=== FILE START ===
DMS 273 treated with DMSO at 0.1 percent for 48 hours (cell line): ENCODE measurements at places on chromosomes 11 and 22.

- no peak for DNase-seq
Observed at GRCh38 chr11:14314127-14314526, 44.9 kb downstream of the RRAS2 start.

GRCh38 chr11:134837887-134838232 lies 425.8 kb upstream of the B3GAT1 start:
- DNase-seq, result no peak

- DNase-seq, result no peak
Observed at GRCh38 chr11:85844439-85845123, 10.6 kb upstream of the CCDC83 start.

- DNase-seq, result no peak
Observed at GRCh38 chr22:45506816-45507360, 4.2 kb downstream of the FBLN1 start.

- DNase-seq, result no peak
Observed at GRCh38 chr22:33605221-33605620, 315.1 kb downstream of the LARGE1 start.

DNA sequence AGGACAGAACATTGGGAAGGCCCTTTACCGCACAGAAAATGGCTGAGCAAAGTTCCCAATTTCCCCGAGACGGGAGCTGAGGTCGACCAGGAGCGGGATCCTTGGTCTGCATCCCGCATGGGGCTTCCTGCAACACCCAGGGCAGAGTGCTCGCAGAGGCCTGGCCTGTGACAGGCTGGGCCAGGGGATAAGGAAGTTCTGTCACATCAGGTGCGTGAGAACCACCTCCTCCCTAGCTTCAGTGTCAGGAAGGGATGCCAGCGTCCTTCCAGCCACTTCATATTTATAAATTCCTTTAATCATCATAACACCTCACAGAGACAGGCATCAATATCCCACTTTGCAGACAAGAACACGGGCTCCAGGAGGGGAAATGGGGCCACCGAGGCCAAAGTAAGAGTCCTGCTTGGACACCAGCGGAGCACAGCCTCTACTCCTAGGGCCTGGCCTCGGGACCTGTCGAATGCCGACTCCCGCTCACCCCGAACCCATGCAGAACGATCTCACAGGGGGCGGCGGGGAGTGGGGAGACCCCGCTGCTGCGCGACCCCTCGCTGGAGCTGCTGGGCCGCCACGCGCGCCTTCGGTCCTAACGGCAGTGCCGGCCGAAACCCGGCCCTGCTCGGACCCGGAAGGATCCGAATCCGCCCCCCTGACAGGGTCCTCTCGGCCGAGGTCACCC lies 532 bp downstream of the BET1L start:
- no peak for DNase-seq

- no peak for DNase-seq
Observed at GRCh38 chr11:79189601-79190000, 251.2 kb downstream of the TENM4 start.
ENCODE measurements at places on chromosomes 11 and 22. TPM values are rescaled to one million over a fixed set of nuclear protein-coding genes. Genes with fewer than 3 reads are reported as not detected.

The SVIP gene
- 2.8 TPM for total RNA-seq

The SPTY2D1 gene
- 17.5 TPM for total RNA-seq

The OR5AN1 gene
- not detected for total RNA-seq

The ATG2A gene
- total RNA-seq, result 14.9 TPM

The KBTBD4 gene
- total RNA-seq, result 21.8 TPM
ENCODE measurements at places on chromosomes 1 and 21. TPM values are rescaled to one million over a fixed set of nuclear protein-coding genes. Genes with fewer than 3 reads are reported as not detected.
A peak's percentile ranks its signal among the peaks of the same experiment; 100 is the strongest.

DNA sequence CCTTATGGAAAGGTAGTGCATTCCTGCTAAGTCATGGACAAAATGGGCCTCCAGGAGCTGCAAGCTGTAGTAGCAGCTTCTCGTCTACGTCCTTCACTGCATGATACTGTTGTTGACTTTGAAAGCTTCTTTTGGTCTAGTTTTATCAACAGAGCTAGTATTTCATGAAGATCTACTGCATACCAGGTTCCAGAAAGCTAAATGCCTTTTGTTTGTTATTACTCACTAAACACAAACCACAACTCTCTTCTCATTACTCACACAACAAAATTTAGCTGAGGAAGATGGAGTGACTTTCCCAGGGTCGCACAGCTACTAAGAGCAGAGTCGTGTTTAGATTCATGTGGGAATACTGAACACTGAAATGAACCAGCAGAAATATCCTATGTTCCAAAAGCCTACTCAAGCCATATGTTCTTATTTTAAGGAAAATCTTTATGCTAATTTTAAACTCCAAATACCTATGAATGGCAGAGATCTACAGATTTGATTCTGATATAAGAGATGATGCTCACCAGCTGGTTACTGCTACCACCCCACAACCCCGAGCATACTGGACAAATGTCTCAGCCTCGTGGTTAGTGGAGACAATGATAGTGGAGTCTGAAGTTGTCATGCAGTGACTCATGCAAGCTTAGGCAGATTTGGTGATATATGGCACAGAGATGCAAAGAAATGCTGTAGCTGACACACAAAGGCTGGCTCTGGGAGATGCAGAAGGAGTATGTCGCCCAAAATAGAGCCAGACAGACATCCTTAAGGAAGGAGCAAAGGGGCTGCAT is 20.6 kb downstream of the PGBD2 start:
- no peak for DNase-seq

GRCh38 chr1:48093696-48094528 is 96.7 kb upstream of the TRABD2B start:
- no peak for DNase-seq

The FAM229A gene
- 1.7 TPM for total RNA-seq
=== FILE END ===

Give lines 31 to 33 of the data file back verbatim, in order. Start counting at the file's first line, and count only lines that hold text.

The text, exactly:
GRCh38 chr1:48093696-48094528 is 96.7 kb upstream of the TRABD2B start:
- no peak for DNase-seq

The FAM229A gene